By the end of this unit, you will:
- enhance your understanding of how Japanese people introduce themselves officially,
- be able to introduce yourself and your family, and
- be able to refer to family members in Japanese appropriately.
New Year’s Day is the most important holiday in Japan. It is comparable to Christmas in the Western cultures. Christmas is not a holiday in Japan. おしょうがつ is a family day. Presents are given. Adults may be given presents of food and other things. The children, however, usually receive おとしだま, spending money, in an envelope.
It is also a universal birthday. By tradition, the Japanese always added on to their age on the first of Japanese no matter what day they were born. However, this is no longer the case, and Japanese people celebrate and age according to their actual birthdays in the recent times. As well as giving and receiving presents, it is a day of feasting and drinking. Before New Year’s Day, the women prepare large amounts of food which include mochi rice cake, soba noodles and おせちりょうり(vegetables and cooked fish arranged on beautiful open containers).
Some women also dress up in the best きもの.
It is also a day to receive greeting cards, ねんがじょう. The purpose of these is for friends to keep in touch, but these days they are also part of a sort of mini lottery. The cards are purchased at the post office. Each card has a number at the bottom. With good luck, the receive may win a prize.
The greeting cards usually have the animal symbol of the New Year on them. The twelve-year cycle of animals signs is shown below.
Using black ink, children write phrases such as きぼう (hope) on pieces of rice paper and hang them in front of the Shinto altar in their homes. It is a day to make New Year’s resolutions. It is also a day to visit temples and shrines to pray for a prosperous New Year. At the temple or shrine, people buy だるま. Daruma is a round stylised head with a face on it. When you buy one, you paint one eye and make a wish. When the wish comes true, you paint the other eye. At the end of the year, they burn it whether the wish comes true or not and buy a new one in the new year.
Games are also played. Girls often play shuttlecock. The shuttlecock is made from a nut with a coloured feather stuck in it and is hit back and forth over a net using wooden paddles. The boys play with tops and fly kites.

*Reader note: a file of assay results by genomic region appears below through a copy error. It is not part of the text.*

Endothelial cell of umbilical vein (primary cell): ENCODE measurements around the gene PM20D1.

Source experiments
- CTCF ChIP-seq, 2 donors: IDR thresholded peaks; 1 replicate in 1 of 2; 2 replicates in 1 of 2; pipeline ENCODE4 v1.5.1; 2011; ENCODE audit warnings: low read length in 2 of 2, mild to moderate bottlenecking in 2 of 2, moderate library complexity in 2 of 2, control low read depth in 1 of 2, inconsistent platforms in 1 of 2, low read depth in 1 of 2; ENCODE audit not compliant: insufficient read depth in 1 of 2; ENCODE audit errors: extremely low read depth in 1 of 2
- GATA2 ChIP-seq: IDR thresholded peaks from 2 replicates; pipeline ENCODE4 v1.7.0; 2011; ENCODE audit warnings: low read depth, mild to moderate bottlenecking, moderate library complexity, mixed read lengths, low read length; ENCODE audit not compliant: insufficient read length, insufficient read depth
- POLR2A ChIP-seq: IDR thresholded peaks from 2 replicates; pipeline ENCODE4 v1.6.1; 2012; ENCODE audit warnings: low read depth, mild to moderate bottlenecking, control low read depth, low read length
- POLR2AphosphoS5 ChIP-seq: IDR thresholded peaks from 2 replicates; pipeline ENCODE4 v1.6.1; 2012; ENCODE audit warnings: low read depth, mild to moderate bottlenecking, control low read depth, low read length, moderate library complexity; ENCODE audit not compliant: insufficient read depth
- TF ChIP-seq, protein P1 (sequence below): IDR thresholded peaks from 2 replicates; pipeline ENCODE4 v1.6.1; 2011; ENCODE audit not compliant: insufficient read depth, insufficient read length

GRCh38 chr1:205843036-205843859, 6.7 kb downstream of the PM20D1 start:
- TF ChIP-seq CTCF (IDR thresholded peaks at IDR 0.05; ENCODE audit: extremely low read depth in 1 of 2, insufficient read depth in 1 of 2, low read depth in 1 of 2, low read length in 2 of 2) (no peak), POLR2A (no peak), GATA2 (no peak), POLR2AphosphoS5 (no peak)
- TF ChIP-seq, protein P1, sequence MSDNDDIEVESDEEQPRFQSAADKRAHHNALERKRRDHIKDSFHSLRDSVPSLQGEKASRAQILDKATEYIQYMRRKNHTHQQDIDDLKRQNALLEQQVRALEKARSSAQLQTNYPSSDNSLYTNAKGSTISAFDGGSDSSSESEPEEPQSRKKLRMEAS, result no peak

It is customary to visit close neighbours and say
The word おしょうがつ literally means ‘the first month’. By common use, it has come to mean ‘the celebrations at the beginning of the month’, which may extend over more than one day.
Soba is buckwheat noodles. They are made long and thin. Soba is eaten at any time of the year. However, it is the custom always to eat soba on New Year’s Eve. If eaten then, it is called としこしそば (send the old year away soba). Although it is given a special name for the occasion, it is no different from soba eaten at any other time. Soba is either served in a hot soup or cold, on a bamboo plate. When served cold, you pick it up with chopsticks and dip it into a thin cold mix and made from soya sauce and other ingredients before eating it. Cold soba is very popular in summer, while hot soba is popular in winter.
Because soba is long, on certain ceremonial occasions, it is used to represent ‘length’. Thus, when it is eaten on New Year’s Eve, it both farewells the old year, and by superstition, confers long life on those who assemble to partake of it. If you buy a new house, you take gifts of soba to your new neighbour. Here, it symbolises the desire for a long friendship with them. It is then called ひっこしそば (moving soba). Soba is also nutritious fast food served at railway stations and other places. No symbolism. It’s really good when you’re hungry!
Remember that intransitive verbs are those that DO NOT take objects, such as:
Hence, when talking about daily routines using intransitive verbs, simply use the time phrase before the verb.
Transitive verbs need an object to complete the action.
Use the complete sentence after the time phrase to indicate when you do the action.
To revise Intransitive (Vi) and Transitive (Vt) Verbs, click here.
1. Translate the following to Japanese, then organise the two sentences in a graphic organiser.
2. Now talk about your own daily routines in chronological order. Use the following phrases to help you.
When making a reservation for accommodation, there is some information you need to provide to the staff so they can find the most appropriate room available for you. The details may include:
Refer to the section on Months and Dates here.
To refer to the length of stay, you would often talk about the nights you will be sleeping in the accommodation. (1 night and 2 days)
Use the counter 〜泊（はく・ぱく）.
When Japanese people talk about the length of a trip, they would say:
Refer to person-counter revision section.
The staff may ask, 何めい（名）さまですか。which is the politer way of asking 何人ですか。
You may answer using both めい（名）or 人.
To refer to the size of bed, you may use the English terms:
To ask for a smoking or a non-smoking room, use the following phrases
〜つき can be used after many words to mean ‘including’ or ‘attached’.
見えます, as we have learnt previously, is the potential form of 見ます which means ‘to be visible’ ‘can be seen’ or ‘to come into sight’.
Therefore, you may use this phrase to ask for an ocean view room.
The phrase 「あいていますか」can be used to ask for availability.
Consider the following sentence.
The speaker is wanting to reserve a double room with an ocean view for 3 nights from 7th September.
You can use 「あいています」interchangeably with 「あります」.
The staff will often respond in a polite form:
Read the above dialogue between the hotel staff and Yamada.
What do you notice about the difference in language between the two speakers?
Why are they different?
At the end of this unit, you will: